Chinese Military to Develop Third Aircraft Carrier After Technology Breakthrough

China's aircraft carrier Liaoning departs Hong Kong on July 11. REUTERS/Bobby Yip

China will now be able to move ahead with its third aircraft carrier, after it announced a breakthrough on technology for launching aircraft.

The new technology would be the most advanced jet launch system in the world that doesn't use nuclear power, China's military said. The new developments on its integrated propulsion system would create more power for an electromagnetic catapult. Aircraft would be launched more quickly and in less time than the alternatives, steam-catapult and ski-jump systems. The country's two prior carriers, the Liaoning and the Type 001A, are ski-jump launch systems, a technology designed by Russia.

"China doesn't need to copy the United States and use nuclear reactors to support EMALS and other energy-hungry weapons on the ship, because it now has more advanced technologies to solve the problem," a naval expert close to the project told the South China Morning Post.

Engineers were stuck on developing the coveted Electromagnetic Launch System, or EMALS, because it requires so much power that a non-nuclear-powered ship would likely be unable to handle it. Previously used ski jumps are limited in launching heavier aircrafts.

China's making major progress with its aircraft carrier tech

— Popular Science (@PopSci) November 3, 2017

China's top naval engineer, Rear Admiral Ma Weiming, led a team to develop the technology.

The move would be a boost to the Chinese navy's capabilities in the East China and highly contended South China seas, where it would be able to launch helicopters to stop enemy war ships and submarines. Other possibilities from the technology include launching missiles and satellites. China's first aircraft carrier, the Lianoning, was put into commission in 2012 by the People's Liberation Army Navy. And the second is not ready for use yet, but is slated to be done in 2020 or 2021.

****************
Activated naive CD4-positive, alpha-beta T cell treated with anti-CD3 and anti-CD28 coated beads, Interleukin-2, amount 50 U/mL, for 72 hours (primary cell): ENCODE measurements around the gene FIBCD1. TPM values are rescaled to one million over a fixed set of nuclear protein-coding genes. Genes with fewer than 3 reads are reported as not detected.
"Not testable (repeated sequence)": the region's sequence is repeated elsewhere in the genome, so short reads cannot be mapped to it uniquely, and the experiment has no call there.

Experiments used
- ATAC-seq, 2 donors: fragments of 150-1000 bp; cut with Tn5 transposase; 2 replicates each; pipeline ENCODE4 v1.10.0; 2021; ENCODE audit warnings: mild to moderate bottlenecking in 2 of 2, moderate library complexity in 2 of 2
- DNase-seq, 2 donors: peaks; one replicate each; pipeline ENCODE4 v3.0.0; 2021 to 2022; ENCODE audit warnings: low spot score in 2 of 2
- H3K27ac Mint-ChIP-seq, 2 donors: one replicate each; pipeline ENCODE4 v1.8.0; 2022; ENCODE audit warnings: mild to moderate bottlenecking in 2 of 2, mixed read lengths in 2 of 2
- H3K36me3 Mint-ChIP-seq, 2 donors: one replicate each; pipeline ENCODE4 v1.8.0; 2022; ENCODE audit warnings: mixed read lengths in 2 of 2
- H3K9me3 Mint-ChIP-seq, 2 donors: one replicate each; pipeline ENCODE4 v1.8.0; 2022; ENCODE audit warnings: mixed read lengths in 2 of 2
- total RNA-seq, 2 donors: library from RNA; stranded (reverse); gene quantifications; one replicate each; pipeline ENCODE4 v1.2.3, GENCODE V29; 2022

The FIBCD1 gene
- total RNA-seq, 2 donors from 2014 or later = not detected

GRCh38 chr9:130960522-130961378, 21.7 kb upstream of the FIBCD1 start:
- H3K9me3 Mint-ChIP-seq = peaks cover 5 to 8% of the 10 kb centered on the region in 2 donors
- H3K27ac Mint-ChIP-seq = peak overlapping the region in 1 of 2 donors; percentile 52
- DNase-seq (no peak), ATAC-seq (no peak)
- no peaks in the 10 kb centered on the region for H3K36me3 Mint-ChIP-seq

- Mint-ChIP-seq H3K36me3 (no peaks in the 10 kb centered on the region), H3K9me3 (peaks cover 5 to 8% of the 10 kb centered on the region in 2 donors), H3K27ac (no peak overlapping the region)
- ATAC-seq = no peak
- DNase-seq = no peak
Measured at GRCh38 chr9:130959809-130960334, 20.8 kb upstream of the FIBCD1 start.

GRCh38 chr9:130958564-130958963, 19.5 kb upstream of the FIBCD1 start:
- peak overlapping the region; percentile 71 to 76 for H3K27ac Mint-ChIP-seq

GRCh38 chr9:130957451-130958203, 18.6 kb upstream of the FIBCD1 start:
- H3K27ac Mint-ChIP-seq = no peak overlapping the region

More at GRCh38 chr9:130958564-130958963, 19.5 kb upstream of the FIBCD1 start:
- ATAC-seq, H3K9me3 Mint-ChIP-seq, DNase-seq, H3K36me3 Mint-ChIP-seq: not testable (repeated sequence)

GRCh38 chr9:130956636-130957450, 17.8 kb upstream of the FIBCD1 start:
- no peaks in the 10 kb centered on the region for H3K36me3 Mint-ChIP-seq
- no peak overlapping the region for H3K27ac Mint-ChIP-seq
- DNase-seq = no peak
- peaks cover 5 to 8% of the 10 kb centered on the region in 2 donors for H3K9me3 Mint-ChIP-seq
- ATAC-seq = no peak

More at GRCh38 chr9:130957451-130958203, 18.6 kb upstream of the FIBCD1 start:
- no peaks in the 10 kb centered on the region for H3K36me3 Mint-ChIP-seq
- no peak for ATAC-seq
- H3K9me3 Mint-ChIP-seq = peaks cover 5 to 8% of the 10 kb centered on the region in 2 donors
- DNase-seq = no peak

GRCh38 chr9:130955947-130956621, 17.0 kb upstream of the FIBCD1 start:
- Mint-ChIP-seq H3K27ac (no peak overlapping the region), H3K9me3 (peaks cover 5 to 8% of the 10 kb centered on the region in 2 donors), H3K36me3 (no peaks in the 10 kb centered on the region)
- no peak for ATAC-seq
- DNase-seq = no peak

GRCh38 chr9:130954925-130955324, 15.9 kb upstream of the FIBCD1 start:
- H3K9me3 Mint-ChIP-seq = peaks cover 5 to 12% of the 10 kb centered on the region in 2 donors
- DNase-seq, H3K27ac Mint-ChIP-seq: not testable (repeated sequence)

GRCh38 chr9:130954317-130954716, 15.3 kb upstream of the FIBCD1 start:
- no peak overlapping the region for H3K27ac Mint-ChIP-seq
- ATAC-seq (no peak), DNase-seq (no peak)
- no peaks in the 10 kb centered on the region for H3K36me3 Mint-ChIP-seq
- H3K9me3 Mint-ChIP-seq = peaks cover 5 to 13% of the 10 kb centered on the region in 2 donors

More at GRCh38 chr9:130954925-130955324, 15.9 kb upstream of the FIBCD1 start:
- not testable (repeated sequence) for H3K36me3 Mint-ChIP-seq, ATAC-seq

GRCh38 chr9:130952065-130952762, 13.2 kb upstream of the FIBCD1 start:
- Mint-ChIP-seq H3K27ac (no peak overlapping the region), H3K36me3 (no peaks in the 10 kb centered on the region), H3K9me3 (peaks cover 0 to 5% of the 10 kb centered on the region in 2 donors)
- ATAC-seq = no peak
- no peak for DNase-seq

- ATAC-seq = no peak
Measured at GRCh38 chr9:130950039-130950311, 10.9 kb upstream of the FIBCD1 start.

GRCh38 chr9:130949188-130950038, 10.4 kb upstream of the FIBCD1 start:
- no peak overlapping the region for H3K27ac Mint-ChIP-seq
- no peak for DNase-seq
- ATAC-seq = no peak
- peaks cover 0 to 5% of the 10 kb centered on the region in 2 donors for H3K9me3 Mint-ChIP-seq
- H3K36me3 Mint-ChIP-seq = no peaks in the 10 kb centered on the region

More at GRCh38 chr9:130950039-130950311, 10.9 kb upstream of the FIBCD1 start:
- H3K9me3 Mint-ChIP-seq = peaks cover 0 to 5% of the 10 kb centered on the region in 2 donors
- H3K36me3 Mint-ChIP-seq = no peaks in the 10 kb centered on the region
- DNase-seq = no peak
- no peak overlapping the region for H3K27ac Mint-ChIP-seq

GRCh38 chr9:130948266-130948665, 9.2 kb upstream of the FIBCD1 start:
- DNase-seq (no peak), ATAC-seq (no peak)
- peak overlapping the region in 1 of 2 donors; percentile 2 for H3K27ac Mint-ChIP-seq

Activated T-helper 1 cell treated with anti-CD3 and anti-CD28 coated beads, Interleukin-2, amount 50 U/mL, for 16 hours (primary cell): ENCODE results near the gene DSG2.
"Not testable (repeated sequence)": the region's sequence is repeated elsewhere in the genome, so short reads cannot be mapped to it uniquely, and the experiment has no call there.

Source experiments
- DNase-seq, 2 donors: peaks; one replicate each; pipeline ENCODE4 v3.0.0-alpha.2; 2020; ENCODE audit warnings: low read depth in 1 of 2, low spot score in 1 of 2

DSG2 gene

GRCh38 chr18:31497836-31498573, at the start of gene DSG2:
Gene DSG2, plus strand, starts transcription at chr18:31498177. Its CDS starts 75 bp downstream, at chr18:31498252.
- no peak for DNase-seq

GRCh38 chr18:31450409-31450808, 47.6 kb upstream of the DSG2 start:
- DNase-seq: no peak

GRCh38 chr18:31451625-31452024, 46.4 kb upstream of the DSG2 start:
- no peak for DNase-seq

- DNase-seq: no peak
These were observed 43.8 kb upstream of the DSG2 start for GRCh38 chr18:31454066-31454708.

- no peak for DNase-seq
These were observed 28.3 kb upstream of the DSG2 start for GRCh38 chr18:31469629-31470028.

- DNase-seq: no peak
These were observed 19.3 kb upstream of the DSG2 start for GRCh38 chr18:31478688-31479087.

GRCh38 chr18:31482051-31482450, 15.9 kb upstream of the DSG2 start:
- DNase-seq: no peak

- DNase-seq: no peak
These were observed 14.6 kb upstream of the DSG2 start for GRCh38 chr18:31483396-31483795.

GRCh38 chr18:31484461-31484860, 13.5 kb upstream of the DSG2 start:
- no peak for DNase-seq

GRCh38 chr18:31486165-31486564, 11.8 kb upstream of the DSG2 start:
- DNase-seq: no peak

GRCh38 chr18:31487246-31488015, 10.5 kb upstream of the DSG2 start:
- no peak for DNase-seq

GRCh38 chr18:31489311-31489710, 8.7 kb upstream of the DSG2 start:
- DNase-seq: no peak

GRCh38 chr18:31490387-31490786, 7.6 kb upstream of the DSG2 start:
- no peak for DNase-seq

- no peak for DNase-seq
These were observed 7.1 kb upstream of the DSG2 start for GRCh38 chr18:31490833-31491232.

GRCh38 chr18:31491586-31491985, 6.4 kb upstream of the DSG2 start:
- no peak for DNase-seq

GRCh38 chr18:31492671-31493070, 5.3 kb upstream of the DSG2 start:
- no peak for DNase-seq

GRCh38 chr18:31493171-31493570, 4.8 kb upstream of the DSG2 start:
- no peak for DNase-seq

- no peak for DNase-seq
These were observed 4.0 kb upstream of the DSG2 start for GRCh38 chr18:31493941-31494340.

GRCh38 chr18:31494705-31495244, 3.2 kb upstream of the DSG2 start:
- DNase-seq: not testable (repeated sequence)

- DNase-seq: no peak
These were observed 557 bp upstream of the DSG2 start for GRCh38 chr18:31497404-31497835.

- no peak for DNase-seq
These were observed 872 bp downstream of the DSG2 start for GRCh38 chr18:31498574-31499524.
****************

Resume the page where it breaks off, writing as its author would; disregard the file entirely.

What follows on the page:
The breakthrough was announced as the United States embarks on a rare Western Pacific Navy exercise, the first in 10 years, as President Donald Trump tours the region nearby. The Navy announced on Thursday that the U.S. would hold joint drills in the Western Pacific with three of its aircraft carriers: The USS Ronald Reagan, USS Nimitz and USS Theodore Roosevelt.

Three #USNavy carrier strike force exercise to commence in Western Pacific - via @US7thFleet

— U.S. Navy (@USNavy) November 9, 2017

The Navy said it would carry out air defense drills, sea surveillance, defensive air combat training and other drills in the Sea of Japan off the Korean Peninsula.

"It is a rare opportunity to train with two aircraft carriers together, and even rarer to be able to train with three," U.S. Pacific Fleet Commander Adm. Scott Swift said in a statement. "Multiple carrier strike force operations are very complex, and this exercise in the Western Pacific is a strong testament to the U.S. Pacific Fleet's unique ability and ironclad commitment to the continued security and stability of the region."